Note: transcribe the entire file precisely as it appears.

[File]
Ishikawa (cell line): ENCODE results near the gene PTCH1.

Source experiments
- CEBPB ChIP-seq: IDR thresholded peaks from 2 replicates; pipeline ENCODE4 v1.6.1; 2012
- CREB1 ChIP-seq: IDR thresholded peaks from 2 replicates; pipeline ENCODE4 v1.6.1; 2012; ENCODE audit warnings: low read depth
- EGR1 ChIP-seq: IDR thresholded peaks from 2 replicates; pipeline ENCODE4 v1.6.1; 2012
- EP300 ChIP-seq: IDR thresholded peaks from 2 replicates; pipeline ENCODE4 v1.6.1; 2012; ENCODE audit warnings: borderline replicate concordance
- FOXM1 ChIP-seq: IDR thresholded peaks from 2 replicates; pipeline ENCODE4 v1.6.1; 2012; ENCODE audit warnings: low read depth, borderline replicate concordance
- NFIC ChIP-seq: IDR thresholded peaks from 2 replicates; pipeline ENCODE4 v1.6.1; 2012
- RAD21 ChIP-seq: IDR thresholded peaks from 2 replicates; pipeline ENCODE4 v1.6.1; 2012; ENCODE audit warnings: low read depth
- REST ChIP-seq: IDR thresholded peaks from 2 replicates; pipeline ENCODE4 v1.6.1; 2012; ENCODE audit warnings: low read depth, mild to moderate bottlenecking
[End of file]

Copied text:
Ishikawa (cell line): ENCODE results near the gene PTCH1.

Source experiments
- CEBPB ChIP-seq: IDR thresholded peaks from 2 replicates; pipeline ENCODE4 v1.6.1; 2012
- CREB1 ChIP-seq: IDR thresholded peaks from 2 replicates; pipeline ENCODE4 v1.6.1; 2012; ENCODE audit warnings: low read depth
- EGR1 ChIP-seq: IDR thresholded peaks from 2 replicates; pipeline ENCODE4 v1.6.1; 2012
- EP300 ChIP-seq: IDR thresholded peaks from 2 replicates; pipeline ENCODE4 v1.6.1; 2012; ENCODE audit warnings: borderline replicate concordance
- FOXM1 ChIP-seq: IDR thresholded peaks from 2 replicates; pipeline ENCODE4 v1.6.1; 2012; ENCODE audit warnings: low read depth, borderline replicate concordance
- NFIC ChIP-seq: IDR thresholded peaks from 2 replicates; pipeline ENCODE4 v1.6.1; 2012
- RAD21 ChIP-seq: IDR thresholded peaks from 2 replicates; pipeline ENCODE4 v1.6.1; 2012; ENCODE audit warnings: low read depth
- REST ChIP-seq: IDR thresholded peaks from 2 replicates; pipeline ENCODE4 v1.6.1; 2012; ENCODE audit warnings: low read depth, mild to moderate bottlenecking